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Use of endoanal ultrasound in patients with rectovaginal fistulas

  • Original Contributions
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Diseases of the Colon & Rectum

Abstract

PURPOSE: The purpose of our study was to define the role of endoanal ultrasound in the evaluation and management of patients with rectovaginal fistula. METHODS: A retrospective review was performed of all patients with rectovaginal fistula who were evaluated by endoanal ultrasound at Barnes-Jewish Hospital at Washington University from 1992 to 1997. RESULTS: Twenty-five females underwent endoanal ultrasound before rectovaginal fistula repair. Mean age was 34 years. Rectovaginal fistulas were caused by obstetric trauma (19 patients; 76 percent), cryptoglandular disease (5 patients; 20 percent), and Crohn's disease (1 patient; 4 percent). Previous rectovaginal fistula repair had been performed in ten patients (40 percent). A history of anal incontinence was present in ten patients (40 percent). Rectovaginal fistula location was above (15 patients), at (7 patients), or below (3 patients) the dentate line. Rectovaginal fistula size was <5 mm (19 patients; 76 percent) or >5 mm (6 patients; 24 percent). Anal manometry revealed decreased sphincter pressures (resting or squeeze) in 12 patients (48 percent). Pudendal nerve latency was abnormal in three patients (9 percent). Endoanal ultrasound identified the rectovaginal fistula in 7 patients (28 percent) and an anterior sphincter defect in 23 patients (92 percent). At surgery sphincter injuries were identified in 23 patients (92 percent). Treatment was either sliding flap repair with anal sphincter reconstruction (22 patients; 88 percent) or sliding flap repair alone (3 patients; 12 percent). Repair of the rectovaginal fistula was successful in 23 patients (92 percent). Complications occurred in 11 patients (44 percent): two recurrent rectovaginal fistulas, five infections, two skin separations, one ectropion, and one hematoma. The two patients with recurrent rectovaginal fistula had prior repairs, and both were subsequently repaired successfully. Of the 11 patients with preoperative anal incontinence, 6 patients (54 percent) were continent and 2 (18 percent) improved after surgery. Cause, size, location, and previous repair of fistula had no effect on final outcome. CONCLUSIONS: Noncontrast endoanal ultrasound was not useful in imaging rectovaginal fistulas and cannot be recommended as a diagnostic or screening tool for the identification of a rectovaginal fistula. However, we recommend that endoanal ultrasound be performed preoperatively in all patients with known rectovaginal fistulas to identify and map occult sphincter defects. Concomitant anal sphincter reconstruction should be considered strongly in patients with rectovaginal fistula and an endoanal ultrasound-documented sphincter defect.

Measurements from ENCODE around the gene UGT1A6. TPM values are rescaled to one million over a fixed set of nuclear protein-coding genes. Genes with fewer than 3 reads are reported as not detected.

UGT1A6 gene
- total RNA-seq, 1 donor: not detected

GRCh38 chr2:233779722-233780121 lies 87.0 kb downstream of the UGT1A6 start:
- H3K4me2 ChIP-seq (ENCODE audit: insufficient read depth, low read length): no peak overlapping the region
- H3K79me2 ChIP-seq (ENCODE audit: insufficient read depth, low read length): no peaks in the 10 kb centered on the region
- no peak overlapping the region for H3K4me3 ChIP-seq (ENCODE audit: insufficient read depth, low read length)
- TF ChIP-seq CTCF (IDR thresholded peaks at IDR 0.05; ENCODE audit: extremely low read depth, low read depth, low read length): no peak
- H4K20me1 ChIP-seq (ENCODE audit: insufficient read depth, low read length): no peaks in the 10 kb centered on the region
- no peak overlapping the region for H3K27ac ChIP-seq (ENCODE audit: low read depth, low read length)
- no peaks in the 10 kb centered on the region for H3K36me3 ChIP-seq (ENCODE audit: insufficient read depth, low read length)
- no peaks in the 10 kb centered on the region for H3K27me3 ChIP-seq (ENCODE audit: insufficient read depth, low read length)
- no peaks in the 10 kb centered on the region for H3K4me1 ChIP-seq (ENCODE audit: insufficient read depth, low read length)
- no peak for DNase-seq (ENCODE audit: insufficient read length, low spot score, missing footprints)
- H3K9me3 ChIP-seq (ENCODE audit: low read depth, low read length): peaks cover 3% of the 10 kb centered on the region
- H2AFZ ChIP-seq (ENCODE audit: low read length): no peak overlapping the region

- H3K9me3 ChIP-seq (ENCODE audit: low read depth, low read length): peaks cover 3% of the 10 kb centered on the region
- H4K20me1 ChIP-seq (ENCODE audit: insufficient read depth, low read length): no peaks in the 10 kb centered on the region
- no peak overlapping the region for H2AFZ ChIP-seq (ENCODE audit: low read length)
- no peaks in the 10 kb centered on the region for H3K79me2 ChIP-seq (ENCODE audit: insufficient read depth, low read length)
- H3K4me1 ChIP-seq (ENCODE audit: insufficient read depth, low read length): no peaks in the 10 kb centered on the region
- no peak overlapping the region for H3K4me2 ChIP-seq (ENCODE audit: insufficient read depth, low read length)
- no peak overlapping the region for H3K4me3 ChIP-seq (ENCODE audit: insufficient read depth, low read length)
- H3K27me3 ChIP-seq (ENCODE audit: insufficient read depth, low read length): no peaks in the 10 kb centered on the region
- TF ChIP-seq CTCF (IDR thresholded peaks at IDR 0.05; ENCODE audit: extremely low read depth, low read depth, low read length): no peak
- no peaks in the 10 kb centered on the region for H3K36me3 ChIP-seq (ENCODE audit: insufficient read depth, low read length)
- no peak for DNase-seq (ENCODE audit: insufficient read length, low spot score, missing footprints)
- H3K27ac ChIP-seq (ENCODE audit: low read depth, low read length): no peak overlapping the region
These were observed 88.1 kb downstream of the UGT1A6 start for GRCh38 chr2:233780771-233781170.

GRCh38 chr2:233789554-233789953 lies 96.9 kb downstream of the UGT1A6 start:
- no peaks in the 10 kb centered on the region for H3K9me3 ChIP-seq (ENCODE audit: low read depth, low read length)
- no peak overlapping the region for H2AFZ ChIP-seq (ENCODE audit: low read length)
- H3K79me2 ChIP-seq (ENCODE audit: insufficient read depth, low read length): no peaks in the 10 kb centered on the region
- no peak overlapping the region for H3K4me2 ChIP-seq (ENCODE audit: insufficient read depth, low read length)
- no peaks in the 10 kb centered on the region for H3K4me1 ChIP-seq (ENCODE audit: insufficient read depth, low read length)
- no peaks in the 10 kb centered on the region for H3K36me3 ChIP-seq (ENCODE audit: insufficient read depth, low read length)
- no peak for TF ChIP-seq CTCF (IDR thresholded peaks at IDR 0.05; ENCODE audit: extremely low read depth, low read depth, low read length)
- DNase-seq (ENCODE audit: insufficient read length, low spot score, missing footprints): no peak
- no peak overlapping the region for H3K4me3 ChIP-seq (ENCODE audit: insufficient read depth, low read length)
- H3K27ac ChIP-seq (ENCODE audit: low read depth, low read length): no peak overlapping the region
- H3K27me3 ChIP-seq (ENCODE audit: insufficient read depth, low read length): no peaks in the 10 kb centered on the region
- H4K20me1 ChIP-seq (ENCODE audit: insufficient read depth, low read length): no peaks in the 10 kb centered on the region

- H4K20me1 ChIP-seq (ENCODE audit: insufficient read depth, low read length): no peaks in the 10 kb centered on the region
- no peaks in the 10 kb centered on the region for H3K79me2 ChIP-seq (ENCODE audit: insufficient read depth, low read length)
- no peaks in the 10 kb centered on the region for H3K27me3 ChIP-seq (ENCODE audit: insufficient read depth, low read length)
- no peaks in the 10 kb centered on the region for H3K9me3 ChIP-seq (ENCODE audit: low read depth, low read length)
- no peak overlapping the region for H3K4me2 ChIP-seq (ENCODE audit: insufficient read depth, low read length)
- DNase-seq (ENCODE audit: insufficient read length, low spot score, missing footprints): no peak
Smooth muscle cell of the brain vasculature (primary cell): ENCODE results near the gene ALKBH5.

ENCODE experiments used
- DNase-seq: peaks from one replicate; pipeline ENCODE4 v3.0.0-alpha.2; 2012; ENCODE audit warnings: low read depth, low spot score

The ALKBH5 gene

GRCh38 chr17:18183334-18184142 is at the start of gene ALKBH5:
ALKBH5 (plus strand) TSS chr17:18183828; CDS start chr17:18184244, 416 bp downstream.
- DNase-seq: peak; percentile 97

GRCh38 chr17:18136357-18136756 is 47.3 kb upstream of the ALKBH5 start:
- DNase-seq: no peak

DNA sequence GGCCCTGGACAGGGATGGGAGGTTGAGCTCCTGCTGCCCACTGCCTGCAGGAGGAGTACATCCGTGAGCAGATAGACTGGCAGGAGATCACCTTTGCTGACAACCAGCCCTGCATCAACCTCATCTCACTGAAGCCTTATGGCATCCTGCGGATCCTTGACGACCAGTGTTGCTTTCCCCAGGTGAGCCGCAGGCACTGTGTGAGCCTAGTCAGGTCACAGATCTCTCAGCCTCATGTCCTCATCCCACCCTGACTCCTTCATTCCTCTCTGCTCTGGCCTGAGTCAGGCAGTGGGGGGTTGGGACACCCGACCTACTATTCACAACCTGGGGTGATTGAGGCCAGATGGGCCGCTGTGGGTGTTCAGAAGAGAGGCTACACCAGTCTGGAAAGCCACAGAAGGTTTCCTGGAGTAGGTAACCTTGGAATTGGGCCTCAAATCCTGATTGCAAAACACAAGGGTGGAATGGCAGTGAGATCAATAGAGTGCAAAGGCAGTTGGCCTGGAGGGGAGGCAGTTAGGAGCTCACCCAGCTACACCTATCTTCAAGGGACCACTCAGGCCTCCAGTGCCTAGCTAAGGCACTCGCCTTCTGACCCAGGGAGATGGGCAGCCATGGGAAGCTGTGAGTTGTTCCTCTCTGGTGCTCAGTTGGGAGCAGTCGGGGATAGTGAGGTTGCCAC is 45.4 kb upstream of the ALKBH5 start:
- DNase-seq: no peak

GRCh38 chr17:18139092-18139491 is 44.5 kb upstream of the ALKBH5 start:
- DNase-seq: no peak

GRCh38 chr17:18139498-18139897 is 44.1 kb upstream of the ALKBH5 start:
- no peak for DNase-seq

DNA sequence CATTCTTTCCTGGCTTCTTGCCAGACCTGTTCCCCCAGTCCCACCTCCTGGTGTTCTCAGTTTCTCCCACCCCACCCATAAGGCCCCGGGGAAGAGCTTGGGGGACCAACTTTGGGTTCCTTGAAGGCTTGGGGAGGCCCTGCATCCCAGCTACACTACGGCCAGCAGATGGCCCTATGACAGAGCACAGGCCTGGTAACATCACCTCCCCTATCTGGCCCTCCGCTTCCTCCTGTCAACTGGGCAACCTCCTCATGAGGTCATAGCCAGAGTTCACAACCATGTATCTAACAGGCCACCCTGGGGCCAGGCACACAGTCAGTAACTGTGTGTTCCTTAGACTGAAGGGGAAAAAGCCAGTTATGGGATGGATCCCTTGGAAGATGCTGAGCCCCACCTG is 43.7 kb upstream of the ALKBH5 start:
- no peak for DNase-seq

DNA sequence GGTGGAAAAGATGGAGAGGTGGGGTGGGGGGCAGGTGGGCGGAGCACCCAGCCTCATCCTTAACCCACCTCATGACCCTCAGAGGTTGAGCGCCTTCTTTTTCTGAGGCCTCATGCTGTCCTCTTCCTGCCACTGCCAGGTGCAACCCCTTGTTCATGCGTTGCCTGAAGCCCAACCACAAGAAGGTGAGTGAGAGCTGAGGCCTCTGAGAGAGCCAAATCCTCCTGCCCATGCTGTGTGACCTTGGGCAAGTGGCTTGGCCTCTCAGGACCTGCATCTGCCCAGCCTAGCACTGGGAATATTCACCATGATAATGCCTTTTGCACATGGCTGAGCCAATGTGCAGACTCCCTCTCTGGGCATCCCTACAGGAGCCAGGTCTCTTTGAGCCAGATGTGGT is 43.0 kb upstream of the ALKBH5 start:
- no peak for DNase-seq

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Read at the meeting of The American Society of Colon and Rectal Surgeons, San Antonio, Texas, May 2 to 7, 1998.

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Yee, L.F., Birnbaum, E.H., Read, T.E. et al. Use of endoanal ultrasound in patients with rectovaginal fistulas. Dis Colon Rectum 42, 1057–1064 (1999). https://doi.org/10.1007/BF02236703

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